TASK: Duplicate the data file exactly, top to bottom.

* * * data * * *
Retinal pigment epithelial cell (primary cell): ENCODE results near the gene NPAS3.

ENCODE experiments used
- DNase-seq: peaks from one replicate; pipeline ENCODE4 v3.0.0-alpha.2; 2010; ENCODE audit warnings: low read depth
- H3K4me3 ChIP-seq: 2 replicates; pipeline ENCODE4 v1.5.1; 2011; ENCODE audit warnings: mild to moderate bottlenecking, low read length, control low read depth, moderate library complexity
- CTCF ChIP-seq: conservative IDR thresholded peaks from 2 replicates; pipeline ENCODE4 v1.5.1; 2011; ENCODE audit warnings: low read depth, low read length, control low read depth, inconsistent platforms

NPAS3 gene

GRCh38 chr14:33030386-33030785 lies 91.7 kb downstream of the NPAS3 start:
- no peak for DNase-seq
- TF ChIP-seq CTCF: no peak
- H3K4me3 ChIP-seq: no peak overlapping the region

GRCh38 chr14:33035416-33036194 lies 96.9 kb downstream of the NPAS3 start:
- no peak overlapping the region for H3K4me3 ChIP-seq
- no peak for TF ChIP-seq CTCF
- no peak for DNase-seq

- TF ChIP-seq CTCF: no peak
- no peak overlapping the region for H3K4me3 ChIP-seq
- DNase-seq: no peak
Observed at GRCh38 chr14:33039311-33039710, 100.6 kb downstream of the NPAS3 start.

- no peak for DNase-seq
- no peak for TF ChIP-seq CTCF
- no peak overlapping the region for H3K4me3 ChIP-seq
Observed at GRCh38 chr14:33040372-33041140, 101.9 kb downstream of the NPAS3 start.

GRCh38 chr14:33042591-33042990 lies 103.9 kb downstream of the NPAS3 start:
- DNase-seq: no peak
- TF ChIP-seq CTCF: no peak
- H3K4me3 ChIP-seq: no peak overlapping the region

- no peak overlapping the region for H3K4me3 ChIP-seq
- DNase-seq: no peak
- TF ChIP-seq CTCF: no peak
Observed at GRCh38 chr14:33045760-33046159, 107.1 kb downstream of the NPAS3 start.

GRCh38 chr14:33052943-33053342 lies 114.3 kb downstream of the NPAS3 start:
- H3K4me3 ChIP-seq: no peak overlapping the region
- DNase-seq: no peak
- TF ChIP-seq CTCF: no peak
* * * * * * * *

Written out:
Retinal pigment epithelial cell (primary cell): ENCODE results near the gene NPAS3.

ENCODE experiments used
- DNase-seq: peaks from one replicate; pipeline ENCODE4 v3.0.0-alpha.2; 2010; ENCODE audit warnings: low read depth
- H3K4me3 ChIP-seq: 2 replicates; pipeline ENCODE4 v1.5.1; 2011; ENCODE audit warnings: mild to moderate bottlenecking, low read length, control low read depth, moderate library complexity
- CTCF ChIP-seq: conservative IDR thresholded peaks from 2 replicates; pipeline ENCODE4 v1.5.1; 2011; ENCODE audit warnings: low read depth, low read length, control low read depth, inconsistent platforms

NPAS3 gene

GRCh38 chr14:33030386-33030785 lies 91.7 kb downstream of the NPAS3 start:
- no peak for DNase-seq
- TF ChIP-seq CTCF: no peak
- H3K4me3 ChIP-seq: no peak overlapping the region

GRCh38 chr14:33035416-33036194 lies 96.9 kb downstream of the NPAS3 start:
- no peak overlapping the region for H3K4me3 ChIP-seq
- no peak for TF ChIP-seq CTCF
- no peak for DNase-seq

- TF ChIP-seq CTCF: no peak
- no peak overlapping the region for H3K4me3 ChIP-seq
- DNase-seq: no peak
Observed at GRCh38 chr14:33039311-33039710, 100.6 kb downstream of the NPAS3 start.

- no peak for DNase-seq
- no peak for TF ChIP-seq CTCF
- no peak overlapping the region for H3K4me3 ChIP-seq
Observed at GRCh38 chr14:33040372-33041140, 101.9 kb downstream of the NPAS3 start.

GRCh38 chr14:33042591-33042990 lies 103.9 kb downstream of the NPAS3 start:
- DNase-seq: no peak
- TF ChIP-seq CTCF: no peak
- H3K4me3 ChIP-seq: no peak overlapping the region

- no peak overlapping the region for H3K4me3 ChIP-seq
- DNase-seq: no peak
- TF ChIP-seq CTCF: no peak
Observed at GRCh38 chr14:33045760-33046159, 107.1 kb downstream of the NPAS3 start.

GRCh38 chr14:33052943-33053342 lies 114.3 kb downstream of the NPAS3 start:
- H3K4me3 ChIP-seq: no peak overlapping the region
- DNase-seq: no peak
- TF ChIP-seq CTCF: no peak